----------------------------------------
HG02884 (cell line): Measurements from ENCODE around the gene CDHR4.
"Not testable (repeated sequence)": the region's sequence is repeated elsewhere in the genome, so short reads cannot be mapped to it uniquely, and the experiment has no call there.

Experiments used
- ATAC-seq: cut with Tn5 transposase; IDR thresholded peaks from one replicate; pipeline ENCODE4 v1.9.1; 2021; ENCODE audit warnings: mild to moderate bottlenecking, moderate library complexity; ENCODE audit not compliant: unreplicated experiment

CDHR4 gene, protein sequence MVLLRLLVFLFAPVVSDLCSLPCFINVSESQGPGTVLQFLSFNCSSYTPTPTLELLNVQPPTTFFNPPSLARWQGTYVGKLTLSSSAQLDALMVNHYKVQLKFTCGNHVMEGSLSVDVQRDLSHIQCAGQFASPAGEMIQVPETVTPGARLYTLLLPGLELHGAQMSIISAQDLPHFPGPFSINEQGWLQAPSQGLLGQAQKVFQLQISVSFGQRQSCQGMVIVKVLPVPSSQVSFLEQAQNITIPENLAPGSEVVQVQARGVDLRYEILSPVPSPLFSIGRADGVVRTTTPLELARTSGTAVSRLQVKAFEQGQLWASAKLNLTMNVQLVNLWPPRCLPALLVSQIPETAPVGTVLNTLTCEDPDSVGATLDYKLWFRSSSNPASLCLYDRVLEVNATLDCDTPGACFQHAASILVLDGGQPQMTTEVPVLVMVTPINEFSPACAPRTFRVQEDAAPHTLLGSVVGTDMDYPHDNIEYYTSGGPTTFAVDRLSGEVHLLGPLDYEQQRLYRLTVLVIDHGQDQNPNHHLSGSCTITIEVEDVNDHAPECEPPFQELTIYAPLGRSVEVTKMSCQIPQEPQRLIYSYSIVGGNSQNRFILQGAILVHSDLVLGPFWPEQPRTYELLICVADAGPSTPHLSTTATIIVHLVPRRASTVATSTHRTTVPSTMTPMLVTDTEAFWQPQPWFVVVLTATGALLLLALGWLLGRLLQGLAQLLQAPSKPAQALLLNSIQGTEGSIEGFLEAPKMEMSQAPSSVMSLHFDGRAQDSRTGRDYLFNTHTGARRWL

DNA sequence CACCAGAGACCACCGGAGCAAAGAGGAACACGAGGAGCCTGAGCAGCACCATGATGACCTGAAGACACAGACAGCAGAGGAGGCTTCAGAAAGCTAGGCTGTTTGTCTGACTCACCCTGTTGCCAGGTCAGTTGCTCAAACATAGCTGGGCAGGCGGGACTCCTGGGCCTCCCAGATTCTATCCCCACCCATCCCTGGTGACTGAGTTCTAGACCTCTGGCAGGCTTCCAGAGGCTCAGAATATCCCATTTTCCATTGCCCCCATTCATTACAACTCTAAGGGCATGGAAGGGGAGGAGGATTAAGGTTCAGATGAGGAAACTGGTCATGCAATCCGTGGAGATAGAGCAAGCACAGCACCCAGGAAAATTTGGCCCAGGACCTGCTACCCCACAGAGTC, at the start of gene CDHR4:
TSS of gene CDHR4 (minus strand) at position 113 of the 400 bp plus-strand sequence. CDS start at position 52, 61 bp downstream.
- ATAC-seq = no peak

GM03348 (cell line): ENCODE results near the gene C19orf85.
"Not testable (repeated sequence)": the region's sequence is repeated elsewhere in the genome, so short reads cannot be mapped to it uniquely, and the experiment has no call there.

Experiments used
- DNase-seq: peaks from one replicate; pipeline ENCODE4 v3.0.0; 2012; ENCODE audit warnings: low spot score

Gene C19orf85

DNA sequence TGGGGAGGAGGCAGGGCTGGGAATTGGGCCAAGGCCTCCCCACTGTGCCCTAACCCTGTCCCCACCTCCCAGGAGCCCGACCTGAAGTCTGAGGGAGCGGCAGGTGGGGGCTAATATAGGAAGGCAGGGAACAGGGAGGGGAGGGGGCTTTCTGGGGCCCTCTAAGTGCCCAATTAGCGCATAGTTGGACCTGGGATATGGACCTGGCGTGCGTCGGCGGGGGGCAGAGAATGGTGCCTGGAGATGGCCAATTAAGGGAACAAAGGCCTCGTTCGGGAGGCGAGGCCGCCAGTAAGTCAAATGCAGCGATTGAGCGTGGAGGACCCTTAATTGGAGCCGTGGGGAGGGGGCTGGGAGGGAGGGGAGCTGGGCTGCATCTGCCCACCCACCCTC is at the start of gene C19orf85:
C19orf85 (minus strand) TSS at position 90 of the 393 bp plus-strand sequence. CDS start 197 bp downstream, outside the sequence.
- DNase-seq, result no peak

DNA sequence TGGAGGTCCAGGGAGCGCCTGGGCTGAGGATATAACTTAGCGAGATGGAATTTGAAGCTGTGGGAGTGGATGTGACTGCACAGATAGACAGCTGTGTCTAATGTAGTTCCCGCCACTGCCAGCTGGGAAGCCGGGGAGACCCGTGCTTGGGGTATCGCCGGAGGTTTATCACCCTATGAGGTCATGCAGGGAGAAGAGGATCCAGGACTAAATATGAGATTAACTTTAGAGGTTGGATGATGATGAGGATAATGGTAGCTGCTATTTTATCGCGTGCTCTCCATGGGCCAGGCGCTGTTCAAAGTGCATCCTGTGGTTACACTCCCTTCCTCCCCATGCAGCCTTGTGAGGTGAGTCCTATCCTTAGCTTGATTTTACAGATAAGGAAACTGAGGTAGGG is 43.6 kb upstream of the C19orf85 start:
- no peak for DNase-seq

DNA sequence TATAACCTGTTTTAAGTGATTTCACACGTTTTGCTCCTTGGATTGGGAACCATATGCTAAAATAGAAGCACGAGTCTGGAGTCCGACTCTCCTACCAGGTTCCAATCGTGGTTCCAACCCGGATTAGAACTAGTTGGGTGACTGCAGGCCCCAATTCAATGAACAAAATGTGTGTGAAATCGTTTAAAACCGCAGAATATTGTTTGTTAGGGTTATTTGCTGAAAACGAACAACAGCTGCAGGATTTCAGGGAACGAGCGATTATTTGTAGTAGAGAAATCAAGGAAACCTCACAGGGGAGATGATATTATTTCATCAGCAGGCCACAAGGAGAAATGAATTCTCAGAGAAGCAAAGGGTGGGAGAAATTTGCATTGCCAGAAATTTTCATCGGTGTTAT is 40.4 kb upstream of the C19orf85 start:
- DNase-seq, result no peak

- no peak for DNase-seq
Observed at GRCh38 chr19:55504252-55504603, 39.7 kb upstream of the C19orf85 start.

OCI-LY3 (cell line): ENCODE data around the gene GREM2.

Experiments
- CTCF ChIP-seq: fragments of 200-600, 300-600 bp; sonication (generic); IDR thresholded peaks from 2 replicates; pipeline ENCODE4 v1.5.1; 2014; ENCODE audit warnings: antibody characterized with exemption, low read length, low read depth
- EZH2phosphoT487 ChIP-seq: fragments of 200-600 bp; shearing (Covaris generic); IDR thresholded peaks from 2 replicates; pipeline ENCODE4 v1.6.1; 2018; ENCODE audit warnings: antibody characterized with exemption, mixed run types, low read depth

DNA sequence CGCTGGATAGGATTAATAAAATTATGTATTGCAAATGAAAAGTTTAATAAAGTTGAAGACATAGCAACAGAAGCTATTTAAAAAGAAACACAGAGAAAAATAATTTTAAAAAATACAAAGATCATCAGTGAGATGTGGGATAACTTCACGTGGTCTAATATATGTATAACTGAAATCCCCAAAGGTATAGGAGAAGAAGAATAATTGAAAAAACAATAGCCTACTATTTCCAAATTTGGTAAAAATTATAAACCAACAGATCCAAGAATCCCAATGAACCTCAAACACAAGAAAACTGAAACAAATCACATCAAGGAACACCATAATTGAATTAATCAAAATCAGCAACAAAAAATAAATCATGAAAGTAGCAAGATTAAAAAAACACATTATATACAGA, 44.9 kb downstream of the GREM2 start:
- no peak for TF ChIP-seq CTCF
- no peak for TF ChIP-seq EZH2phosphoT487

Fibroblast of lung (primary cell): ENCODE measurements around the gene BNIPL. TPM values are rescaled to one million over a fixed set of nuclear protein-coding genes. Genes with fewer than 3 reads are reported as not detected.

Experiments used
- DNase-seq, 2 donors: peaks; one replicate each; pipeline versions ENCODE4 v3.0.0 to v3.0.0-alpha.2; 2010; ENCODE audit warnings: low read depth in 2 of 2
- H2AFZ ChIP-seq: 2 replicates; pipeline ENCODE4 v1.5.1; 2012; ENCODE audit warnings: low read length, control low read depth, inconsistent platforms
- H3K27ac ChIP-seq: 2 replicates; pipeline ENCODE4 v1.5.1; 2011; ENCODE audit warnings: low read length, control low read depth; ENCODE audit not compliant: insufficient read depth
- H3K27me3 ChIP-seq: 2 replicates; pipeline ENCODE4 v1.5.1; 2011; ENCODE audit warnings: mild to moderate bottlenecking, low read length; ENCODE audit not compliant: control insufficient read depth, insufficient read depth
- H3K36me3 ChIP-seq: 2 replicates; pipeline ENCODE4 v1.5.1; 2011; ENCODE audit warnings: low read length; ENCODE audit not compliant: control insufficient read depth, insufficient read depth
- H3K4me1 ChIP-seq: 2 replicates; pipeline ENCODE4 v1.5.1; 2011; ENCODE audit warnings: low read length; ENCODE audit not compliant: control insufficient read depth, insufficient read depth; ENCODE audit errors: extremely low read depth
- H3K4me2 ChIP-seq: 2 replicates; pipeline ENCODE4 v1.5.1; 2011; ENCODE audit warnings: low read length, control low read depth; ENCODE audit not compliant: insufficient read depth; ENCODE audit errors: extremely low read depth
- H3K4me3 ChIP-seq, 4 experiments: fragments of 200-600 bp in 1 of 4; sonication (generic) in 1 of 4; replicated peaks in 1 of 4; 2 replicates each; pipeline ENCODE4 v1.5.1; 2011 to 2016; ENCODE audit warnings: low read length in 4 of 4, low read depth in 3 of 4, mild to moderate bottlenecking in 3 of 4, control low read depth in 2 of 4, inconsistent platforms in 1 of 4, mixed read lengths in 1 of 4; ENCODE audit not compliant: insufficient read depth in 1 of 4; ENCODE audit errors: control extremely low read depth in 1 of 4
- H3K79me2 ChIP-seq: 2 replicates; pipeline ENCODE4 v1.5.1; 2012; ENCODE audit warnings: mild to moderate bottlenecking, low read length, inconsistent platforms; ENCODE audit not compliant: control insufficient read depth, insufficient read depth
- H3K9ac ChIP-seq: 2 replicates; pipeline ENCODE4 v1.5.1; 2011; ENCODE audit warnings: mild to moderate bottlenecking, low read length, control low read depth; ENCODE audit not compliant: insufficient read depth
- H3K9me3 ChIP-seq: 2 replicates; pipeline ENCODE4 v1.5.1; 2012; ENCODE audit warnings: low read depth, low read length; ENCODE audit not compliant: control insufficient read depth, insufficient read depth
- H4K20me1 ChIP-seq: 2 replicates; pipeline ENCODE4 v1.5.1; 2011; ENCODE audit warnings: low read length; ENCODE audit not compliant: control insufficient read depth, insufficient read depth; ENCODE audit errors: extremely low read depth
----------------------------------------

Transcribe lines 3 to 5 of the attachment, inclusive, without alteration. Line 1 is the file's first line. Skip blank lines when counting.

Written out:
Experiments used
- ATAC-seq: cut with Tn5 transposase; IDR thresholded peaks from one replicate; pipeline ENCODE4 v1.9.1; 2021; ENCODE audit warnings: mild to moderate bottlenecking, moderate library complexity; ENCODE audit not compliant: unreplicated experiment

CDHR4 gene, protein sequence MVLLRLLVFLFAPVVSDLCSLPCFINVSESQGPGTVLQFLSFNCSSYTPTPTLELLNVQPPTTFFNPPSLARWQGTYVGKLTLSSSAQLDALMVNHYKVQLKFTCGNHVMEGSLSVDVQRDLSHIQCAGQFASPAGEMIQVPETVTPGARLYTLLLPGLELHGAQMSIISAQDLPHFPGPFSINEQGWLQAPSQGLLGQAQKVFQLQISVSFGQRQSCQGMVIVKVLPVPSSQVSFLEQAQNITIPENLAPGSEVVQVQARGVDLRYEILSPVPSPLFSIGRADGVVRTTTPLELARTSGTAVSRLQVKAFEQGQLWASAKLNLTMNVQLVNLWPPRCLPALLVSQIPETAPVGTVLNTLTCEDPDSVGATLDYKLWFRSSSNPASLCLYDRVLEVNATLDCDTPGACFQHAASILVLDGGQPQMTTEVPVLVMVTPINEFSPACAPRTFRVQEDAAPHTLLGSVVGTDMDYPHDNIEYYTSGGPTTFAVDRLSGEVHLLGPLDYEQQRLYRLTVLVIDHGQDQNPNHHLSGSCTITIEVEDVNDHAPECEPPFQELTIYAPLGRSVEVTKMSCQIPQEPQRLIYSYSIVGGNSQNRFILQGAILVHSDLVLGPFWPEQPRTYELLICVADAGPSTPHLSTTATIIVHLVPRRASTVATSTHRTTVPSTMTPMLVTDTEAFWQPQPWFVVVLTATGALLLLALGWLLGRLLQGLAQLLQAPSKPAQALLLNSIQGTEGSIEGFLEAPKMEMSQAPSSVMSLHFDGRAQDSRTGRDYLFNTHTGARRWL